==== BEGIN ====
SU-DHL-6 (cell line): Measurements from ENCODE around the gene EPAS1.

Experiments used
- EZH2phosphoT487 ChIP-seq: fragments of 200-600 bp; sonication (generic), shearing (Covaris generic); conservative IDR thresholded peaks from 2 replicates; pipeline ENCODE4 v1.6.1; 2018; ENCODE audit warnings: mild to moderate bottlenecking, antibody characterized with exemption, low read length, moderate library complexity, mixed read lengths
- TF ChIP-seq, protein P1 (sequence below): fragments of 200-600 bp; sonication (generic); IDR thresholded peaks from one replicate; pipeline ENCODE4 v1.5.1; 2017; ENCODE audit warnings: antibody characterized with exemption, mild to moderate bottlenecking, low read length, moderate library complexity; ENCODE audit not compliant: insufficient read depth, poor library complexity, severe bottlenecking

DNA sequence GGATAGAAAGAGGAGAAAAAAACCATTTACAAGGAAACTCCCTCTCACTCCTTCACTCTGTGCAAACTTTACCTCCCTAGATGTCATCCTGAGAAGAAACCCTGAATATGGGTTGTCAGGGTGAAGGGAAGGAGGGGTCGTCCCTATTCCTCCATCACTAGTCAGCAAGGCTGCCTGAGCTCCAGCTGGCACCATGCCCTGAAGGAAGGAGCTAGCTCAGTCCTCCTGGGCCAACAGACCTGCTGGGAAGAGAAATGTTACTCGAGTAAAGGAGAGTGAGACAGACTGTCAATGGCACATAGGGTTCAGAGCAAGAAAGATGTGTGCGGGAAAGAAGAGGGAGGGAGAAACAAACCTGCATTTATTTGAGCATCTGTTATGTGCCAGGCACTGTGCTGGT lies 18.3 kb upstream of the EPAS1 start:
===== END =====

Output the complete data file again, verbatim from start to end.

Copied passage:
SU-DHL-6 (cell line): Measurements from ENCODE around the gene EPAS1.

Experiments used
- EZH2phosphoT487 ChIP-seq: fragments of 200-600 bp; sonication (generic), shearing (Covaris generic); conservative IDR thresholded peaks from 2 replicates; pipeline ENCODE4 v1.6.1; 2018; ENCODE audit warnings: mild to moderate bottlenecking, antibody characterized with exemption, low read length, moderate library complexity, mixed read lengths
- TF ChIP-seq, protein P1 (sequence below): fragments of 200-600 bp; sonication (generic); IDR thresholded peaks from one replicate; pipeline ENCODE4 v1.5.1; 2017; ENCODE audit warnings: antibody characterized with exemption, mild to moderate bottlenecking, low read length, moderate library complexity; ENCODE audit not compliant: insufficient read depth, poor library complexity, severe bottlenecking

DNA sequence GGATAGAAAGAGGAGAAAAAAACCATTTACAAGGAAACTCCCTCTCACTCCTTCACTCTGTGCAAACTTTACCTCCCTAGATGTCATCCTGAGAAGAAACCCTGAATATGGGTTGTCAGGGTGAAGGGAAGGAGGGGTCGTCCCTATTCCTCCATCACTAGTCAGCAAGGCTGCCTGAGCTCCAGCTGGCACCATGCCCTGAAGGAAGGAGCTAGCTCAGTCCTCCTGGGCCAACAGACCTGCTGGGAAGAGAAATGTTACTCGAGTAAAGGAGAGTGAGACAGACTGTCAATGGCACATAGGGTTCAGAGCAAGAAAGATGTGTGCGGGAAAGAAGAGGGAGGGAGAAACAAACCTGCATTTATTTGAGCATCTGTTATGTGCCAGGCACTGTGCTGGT lies 18.3 kb upstream of the EPAS1 start: